Recovery in U.S. Is Lifting Profits, but Not Adding Jobs

By:  Nelson D. Schwartz

With the Dow Jones industrial average flirting with a record high, the split between American workers and the companies that employ them is widening and could worsen in the next few months as federal budget cuts take hold.

That gulf helps explain why stock markets are thriving even as the economy is barely growing and unemployment remains stubbornly high.

With millions still out of work, companies face little pressure to raise salaries, while productivity gains allow them to increase sales without adding workers.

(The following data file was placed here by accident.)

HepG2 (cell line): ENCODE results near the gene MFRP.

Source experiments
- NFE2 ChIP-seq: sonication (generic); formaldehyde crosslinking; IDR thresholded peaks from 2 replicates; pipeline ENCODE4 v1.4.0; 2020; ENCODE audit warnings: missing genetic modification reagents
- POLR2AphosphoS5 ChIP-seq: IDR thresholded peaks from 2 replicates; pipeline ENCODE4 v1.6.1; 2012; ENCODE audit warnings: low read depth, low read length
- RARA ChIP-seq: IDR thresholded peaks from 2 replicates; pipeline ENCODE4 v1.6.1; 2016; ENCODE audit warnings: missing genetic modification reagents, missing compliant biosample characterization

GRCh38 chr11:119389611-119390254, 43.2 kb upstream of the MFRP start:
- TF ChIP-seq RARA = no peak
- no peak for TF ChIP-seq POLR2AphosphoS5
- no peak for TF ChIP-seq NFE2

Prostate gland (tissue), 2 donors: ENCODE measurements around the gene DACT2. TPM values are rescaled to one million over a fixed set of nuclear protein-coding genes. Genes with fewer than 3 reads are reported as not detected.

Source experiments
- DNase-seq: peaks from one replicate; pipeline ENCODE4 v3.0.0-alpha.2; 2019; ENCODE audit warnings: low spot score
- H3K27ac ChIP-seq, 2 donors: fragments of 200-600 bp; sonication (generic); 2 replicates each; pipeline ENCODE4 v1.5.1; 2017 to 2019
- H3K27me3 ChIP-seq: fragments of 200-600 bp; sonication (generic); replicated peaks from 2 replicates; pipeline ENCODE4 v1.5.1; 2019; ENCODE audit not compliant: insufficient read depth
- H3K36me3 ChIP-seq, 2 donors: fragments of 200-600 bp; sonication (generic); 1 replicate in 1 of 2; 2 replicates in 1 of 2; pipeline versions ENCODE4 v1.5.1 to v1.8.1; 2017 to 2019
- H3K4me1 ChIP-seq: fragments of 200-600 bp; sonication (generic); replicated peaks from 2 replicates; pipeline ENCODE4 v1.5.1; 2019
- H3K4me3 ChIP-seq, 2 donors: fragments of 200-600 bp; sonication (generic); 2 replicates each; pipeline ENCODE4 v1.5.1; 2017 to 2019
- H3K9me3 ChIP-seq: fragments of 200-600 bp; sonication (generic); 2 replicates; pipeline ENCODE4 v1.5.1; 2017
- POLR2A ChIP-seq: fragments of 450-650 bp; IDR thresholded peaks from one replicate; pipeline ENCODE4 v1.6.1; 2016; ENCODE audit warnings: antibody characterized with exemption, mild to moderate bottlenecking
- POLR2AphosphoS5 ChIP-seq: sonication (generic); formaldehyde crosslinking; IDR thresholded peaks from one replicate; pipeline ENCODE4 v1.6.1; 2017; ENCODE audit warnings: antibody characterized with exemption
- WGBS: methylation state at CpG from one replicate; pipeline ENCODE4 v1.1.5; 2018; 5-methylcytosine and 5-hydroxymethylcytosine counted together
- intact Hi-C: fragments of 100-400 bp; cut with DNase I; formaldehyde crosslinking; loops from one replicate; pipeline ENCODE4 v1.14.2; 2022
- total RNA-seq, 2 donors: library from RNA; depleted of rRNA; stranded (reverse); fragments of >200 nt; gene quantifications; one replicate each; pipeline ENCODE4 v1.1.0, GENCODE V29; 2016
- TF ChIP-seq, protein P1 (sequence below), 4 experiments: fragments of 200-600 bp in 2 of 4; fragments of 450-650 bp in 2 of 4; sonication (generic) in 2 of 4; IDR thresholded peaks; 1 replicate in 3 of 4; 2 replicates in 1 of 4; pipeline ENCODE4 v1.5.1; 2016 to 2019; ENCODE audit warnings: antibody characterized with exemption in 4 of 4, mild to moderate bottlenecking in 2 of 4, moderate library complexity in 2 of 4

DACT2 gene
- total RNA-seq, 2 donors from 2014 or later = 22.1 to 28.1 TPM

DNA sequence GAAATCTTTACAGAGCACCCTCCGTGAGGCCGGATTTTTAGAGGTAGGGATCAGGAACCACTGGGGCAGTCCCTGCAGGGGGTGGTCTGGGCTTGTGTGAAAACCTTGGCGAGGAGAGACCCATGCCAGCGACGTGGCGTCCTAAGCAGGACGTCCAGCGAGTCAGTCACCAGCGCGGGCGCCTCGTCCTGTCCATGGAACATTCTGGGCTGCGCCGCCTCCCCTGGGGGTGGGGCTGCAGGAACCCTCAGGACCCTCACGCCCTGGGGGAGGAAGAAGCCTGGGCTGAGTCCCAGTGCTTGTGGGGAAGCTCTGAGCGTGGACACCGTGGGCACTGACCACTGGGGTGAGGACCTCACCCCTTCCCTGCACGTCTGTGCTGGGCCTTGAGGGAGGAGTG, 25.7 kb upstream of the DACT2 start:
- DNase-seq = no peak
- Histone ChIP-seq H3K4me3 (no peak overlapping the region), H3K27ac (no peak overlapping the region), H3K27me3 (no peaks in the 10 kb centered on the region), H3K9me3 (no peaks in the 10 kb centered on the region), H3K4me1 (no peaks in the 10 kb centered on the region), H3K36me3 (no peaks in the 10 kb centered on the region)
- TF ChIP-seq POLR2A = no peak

“So far in this recovery, corporations have captured an unusually high share of the income gains,” said Ethan Harris, co-head of global economics at Bank of America Merrill Lynch. “The U.S. corporate sector is in a lot better health than the overall economy. And until we get a full recovery in the labor market, this will persist.”

The result has been a golden age for corporate profits, especially among multinational giants that are also benefiting from faster growth in emerging economies like China and India.

These factors, along with the Federal Reserve’s efforts to keep interest rates ultralow and encourage investors to put more money into riskier assets, prompted traders to send the Dow past 14,000 to within 75 points of a record high last week.

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